The movie gives us a hint of the secret operations of agencies such as the Mossad. The agents leave Israel at different times, for different destinations. They then leave again from those destinations for Buenos Aires, where they link up once again. The agents give no indication in public that they know each other, using the surreptitious passing of notes in restaurants, for example, to communicate.

They discover that Eichmann is working as a foreman at a nearby Mercedes plant, and travels to and from the plant by bus. Eichmann is captured by one of the agents, Peter Malkin (Oscar Isaac), while Eichmann is walking back to his house. At first, Eichmann tells the agents that they have the wrong man, maintaining his Ricardo Clement alias, insisting that he is a Jew from Palestine. But finally, he admits that he is indeed Adolf Eichmann.

Eichmann argues that since he is a citizen of Argentina and his alleged crimes took place in Germany, Israel is not the proper venue for a trial. The agents, naturally, are unmoved by his legal reasoning. He then tries to convince his captors that he actually saved many Jews from death.

When told that the Nazis treated the Jews like animals, Eichmann retorts, “We’re all animals — Jews, Germans, everyone.” Without probably intending to, this touches on an important part of Nazi ideology. They were enamored with Darwinian evolution, believing that some humans (such as the Germans) were farther along in the evolutionary chain than others (such as Jews and Gypsies).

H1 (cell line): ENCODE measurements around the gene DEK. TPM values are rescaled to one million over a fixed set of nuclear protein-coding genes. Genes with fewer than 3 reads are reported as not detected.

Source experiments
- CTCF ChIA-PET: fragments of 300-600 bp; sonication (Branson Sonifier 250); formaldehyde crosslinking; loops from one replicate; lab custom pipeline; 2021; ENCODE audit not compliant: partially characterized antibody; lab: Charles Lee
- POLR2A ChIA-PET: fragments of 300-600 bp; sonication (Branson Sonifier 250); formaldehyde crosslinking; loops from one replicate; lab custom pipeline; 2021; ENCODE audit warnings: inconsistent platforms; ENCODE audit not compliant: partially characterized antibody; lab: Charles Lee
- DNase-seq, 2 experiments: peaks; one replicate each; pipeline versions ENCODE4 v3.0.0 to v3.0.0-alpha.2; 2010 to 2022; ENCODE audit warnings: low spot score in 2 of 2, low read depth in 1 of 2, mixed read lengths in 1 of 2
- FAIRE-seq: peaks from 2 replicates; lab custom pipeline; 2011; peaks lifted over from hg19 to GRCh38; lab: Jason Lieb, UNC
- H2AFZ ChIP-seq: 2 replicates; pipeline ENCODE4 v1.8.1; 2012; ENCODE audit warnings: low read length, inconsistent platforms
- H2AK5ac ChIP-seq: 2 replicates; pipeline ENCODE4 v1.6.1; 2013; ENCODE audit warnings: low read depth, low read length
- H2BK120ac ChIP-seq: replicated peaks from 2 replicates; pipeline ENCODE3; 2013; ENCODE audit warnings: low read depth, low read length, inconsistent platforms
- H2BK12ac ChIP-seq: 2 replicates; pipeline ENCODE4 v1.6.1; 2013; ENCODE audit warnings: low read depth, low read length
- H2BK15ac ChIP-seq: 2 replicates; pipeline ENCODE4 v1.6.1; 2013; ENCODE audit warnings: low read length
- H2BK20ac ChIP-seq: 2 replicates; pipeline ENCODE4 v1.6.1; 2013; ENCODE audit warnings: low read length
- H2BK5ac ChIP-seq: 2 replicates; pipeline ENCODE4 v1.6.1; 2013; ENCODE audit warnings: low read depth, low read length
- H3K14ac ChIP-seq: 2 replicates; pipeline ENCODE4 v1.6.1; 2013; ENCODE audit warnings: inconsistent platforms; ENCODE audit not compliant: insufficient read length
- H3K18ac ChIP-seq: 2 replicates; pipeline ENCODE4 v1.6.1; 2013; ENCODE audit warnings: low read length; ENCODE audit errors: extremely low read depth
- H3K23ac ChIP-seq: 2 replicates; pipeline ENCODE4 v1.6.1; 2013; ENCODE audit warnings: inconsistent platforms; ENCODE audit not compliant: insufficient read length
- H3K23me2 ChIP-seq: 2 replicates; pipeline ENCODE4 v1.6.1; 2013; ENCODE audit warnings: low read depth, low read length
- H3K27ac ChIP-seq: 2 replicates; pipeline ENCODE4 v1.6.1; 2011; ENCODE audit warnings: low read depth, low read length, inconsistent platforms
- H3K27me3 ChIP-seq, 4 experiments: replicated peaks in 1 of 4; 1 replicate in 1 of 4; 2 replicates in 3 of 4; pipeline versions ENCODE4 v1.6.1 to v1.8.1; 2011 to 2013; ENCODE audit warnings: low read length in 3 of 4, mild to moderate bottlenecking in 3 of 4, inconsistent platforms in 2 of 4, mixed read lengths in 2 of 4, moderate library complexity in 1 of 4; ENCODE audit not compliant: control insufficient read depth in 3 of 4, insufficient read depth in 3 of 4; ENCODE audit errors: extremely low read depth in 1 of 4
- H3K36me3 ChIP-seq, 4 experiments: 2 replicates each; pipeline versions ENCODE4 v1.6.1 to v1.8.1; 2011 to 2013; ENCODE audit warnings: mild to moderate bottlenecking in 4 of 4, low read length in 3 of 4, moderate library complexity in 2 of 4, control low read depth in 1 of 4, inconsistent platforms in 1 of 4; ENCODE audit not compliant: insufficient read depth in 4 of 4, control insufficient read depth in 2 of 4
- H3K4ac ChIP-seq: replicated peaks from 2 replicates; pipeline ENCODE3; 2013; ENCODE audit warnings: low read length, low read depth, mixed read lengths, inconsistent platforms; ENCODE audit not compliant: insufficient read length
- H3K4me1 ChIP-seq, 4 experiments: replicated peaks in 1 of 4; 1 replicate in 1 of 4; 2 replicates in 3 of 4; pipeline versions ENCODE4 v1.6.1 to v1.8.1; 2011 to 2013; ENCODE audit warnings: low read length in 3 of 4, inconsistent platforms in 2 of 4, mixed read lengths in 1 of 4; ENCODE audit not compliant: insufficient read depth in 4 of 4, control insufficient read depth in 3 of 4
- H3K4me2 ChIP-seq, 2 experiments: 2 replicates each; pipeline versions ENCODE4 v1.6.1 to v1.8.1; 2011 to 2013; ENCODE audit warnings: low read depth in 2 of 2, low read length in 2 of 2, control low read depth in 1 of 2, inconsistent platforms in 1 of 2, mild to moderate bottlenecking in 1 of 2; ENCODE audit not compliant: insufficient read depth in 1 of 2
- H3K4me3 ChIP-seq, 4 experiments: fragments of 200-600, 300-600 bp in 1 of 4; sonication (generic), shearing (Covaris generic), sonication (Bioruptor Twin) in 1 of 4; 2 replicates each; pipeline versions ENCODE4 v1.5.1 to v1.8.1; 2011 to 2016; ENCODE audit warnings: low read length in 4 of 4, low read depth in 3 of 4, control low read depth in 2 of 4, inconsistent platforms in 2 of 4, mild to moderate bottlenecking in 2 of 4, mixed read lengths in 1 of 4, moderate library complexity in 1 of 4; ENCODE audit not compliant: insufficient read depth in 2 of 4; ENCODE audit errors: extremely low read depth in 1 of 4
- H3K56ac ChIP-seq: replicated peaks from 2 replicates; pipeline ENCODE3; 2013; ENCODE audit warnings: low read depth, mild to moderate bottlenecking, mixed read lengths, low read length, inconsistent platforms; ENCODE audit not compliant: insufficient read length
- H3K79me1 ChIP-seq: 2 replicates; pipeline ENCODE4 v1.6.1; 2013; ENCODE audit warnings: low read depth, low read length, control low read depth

Eichmann is even portrayed as making a joke about such Nazi beliefs, telling Malkin that he and other Nazis often made jokes that the ideal Nazi was as “tall as Goebels, as slim as Goring, and as blonde as Hitler.”

A dramatic escape from an airport has overtones of the famous scene in Casablanca, where Rick (played by Humphrey Bogart) willingly gives up the beautiful Ilsa (played by Ingrid Bergman) for the greater cause of fighting Hitler’s National Socialism. Only this time, this is a true story, with Malkin taking on the role of Rick.

All in all, the movie makes an important point. Far too often, evil is trivialized in today’s world by picturing villains as though they are comic book characters. Eichmann played an important role in one of history’s most evil events, yet we find it hard to imagine that such evil can be perpetrated by human beings who appear to be good family men.

The lesson is clear. As Thomas Jefferson said, “In questions of power, then, let no more be heard of confidence in man, but bind him down by the chains of the Constitution.” Because human beings are far too often capable of such evil as Hitler and Eichmann, we must have limits on the power of government.

Image: Screenshot of the official website of Operation Finale